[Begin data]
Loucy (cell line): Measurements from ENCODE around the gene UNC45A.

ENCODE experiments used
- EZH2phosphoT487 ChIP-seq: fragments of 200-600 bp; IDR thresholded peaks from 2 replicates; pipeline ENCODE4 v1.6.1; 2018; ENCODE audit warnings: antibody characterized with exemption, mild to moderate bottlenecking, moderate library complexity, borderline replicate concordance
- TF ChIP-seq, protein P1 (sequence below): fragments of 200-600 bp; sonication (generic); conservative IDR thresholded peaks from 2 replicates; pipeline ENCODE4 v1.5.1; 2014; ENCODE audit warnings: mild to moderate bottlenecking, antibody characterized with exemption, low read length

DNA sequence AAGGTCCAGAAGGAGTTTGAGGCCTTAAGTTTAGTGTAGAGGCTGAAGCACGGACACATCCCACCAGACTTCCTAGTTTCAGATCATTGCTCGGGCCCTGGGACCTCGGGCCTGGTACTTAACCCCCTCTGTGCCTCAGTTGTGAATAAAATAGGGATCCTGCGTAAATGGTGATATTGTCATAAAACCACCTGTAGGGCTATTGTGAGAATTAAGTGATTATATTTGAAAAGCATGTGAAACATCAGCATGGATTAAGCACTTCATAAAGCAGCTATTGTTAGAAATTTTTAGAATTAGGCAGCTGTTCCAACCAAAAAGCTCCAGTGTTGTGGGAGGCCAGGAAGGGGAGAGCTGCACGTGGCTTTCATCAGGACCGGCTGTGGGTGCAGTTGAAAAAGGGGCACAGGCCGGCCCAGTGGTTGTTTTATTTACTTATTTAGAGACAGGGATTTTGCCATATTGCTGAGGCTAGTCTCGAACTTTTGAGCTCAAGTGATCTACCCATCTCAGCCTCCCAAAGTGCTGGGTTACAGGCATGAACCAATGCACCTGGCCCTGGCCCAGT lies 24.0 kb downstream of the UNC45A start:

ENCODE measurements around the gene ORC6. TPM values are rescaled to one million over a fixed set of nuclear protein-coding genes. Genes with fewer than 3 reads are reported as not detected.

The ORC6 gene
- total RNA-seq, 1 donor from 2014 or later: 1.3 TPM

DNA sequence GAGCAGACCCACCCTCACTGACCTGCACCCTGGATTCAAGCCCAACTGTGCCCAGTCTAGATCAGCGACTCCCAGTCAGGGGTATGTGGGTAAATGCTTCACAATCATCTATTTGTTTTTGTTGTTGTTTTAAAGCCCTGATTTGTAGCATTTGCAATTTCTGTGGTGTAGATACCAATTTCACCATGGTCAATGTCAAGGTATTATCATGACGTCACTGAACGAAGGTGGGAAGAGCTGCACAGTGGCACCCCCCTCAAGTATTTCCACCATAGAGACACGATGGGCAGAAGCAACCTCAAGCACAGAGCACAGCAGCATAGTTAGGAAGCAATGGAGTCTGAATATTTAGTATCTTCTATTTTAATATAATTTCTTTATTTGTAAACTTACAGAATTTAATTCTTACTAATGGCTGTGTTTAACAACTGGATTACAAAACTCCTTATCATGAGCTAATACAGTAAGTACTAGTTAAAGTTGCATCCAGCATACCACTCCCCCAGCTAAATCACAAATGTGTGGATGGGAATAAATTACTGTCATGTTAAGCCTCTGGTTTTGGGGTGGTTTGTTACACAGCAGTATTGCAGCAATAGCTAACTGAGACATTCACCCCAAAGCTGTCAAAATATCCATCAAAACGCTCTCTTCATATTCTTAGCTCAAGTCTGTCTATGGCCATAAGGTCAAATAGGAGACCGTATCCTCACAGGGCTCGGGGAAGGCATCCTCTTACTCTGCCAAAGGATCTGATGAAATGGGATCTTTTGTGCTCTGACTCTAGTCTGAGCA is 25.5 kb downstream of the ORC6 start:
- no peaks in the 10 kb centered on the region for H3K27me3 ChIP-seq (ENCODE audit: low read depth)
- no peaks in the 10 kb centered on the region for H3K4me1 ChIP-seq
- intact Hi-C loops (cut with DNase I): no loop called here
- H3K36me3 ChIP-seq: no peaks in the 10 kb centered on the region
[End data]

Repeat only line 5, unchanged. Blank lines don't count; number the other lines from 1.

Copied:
DNA sequence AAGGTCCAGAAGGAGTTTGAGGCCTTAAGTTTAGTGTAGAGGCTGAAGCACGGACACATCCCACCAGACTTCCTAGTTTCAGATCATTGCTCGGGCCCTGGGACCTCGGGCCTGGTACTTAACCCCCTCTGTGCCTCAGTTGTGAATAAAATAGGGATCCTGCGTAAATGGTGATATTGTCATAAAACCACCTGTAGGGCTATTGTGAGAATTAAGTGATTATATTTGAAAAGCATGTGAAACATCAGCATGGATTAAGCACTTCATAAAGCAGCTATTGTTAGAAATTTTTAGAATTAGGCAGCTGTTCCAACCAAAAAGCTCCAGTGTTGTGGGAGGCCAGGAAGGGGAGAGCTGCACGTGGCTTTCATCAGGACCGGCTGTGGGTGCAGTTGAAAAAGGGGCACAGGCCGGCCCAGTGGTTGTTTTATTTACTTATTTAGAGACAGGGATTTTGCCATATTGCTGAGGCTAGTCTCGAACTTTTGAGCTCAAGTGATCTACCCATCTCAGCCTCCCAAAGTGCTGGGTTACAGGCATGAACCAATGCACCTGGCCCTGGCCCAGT lies 24.0 kb downstream of the UNC45A start: